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Social worker, psychotherapist helps underserved populations
editor's pick alert featured special report
Black History Month

Social worker, psychotherapist helps underserved populations

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Editor’s note: During the month of February, in honor of Black History Month, The News Herald is highlighting local African-Americans who have dedicated themselves to serving their communities and distinguished themselves as leaders in Burke County or abroad.

Artie McKesson Logan was the first and only African American woman elected to the Burke County Board of Education.

Logan, a Morganton native, is a licensed clinical social worker and psychotherapist who worked at Broughton Hospital for many years, as well as A Caring Alternative and the Burke County Department of Social Services. She earned a bachelor’s degree in psychology/sociology from N.C. Central University, and a master’s degree in clinical social work from the University of North Carolina at Chapel Hill.

“I felt like there was a need to reach out and help people,” Logan said of her desire to go into social work. “I got great enjoyment out of seeing the end product of things I was involved in. I developed the philosophy of a ‘boomerang effect’ — if you throw it out there, it comes back to you in rewards, and those rewards have been many for me.”

In addition to her work, Logan has devoted herself to community service, serving on about 30 different boards of local organizations over the years.

“I had a mentor, Ms. Betty Ervin, who felt that I had something to offer,” Logan said. “She said she liked the way I would reason out and think and find solutions to problems. She encouraged me at a very early age to get involved.”

Youth outreach

Logan served on the school board from 1995-2001.

“I felt that was a way that I could reach many, many children,” Logan said. “A lot of my work has been with the adolescent division at Broughton Hospital in mental health. I saw special needs children in school and just felt like their needs weren’t being met and that there was a lack of sensitivity to their needs, so I had some ideas and expertise and training and felt I could bring that to the board and target that specific population.”

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She is proud that during her tenure on the BOE, the school system increased services for autistic students.

“At that time, I was really the only therapist working with autistic children,” Logan said. “I felt it was an accomplishment to bring more recognition to that specific population and to be instrumental in seeing that programs would meet their needs.”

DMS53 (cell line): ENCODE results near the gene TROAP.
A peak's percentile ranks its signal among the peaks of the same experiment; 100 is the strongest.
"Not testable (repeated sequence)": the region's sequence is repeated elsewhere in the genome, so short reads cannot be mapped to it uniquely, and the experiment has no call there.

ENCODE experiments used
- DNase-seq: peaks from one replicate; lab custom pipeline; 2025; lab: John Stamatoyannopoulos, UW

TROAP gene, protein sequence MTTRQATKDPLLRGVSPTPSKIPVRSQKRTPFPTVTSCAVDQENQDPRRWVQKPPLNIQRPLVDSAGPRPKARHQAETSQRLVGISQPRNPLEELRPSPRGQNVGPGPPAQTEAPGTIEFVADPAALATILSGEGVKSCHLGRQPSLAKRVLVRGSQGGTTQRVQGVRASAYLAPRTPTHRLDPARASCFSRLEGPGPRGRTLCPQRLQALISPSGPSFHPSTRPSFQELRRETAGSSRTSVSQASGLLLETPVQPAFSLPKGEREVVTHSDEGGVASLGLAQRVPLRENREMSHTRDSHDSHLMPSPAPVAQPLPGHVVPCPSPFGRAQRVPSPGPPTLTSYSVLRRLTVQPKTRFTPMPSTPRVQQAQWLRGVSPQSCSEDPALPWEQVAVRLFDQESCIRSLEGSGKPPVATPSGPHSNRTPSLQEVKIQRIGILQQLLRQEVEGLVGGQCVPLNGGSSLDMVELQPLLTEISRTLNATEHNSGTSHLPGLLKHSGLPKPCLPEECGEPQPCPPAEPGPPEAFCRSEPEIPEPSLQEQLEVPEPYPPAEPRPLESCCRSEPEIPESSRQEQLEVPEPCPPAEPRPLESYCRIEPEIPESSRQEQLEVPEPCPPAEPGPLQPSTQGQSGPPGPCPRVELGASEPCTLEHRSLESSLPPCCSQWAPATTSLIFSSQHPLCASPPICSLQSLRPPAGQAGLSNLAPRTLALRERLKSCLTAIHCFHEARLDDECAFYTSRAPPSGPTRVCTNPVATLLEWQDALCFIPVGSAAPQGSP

Over the years, she has found a common theme in helping underserved populations.

“So often, those that don’t have a voice are looked over,” Logan said. “I hear their cries and feel their pain and see their need, and that’s what I try to address. I have found that if I or others can serve as a voice and bring recognition to that population, things can get better.”

Other community boards she has served on include:

  • Blue Ridge HealthCare Foundation.
  • Healthy Burke Task Force.
  • Morganton Human Relations Commission.
  • Burke Women’s Foundation steering committee.
  • Burke Economic Development steering committee.
  • Burke County Friends for Animals Advisory Board.
  • Burke County Safe Schools Committee.
  • Options Inc.
  • Burke County Council on Alcoholism.
  • Burke County Department of Social Services Save the Children Committee.

“I’ve enjoyed every minute of working and seeing that progress was being made,” Logan said. “I haven’t finished yet. I still have some more energy, and I plan to continue to work in the community. I’d like to send a shout-out: if anybody needs me to get involved in anything, just give me a call.”

Still serving

Logan retired from state employment after 30 years of service, but is still doing some private, pro-bono counseling in addition to volunteer work.

She has been recognized for her achievements. She was included in the 1982 edition of the “Outstanding Young Women of America” and was named “Burke County’s Woman of the Year” by the Business and Professional Women’s Club of Morganton in 2001.

She hopes people will take the time during Black History Month to reflect on those who have helped to build up the nation since its founding.

“I would like people to keep in mind that it’s not only Black History Month, it is a universal historical time that we need to recognize – all people who were instrumental in building this United States and keeping it going and preparing for the future,” Logan said.

Staff writer Tammie Gercken can be reached at

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